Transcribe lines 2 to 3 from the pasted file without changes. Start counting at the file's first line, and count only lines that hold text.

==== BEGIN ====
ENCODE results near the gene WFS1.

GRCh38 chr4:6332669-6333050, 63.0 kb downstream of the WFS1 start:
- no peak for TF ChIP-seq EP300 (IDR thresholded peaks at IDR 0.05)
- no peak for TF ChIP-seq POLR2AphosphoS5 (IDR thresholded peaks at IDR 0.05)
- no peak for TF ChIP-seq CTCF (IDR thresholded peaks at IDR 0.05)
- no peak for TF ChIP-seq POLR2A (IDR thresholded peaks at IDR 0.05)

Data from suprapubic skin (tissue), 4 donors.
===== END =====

GRCh38 chr4:6332669-6333050, 63.0 kb downstream of the WFS1 start:
- no peak for TF ChIP-seq EP300 (IDR thresholded peaks at IDR 0.05)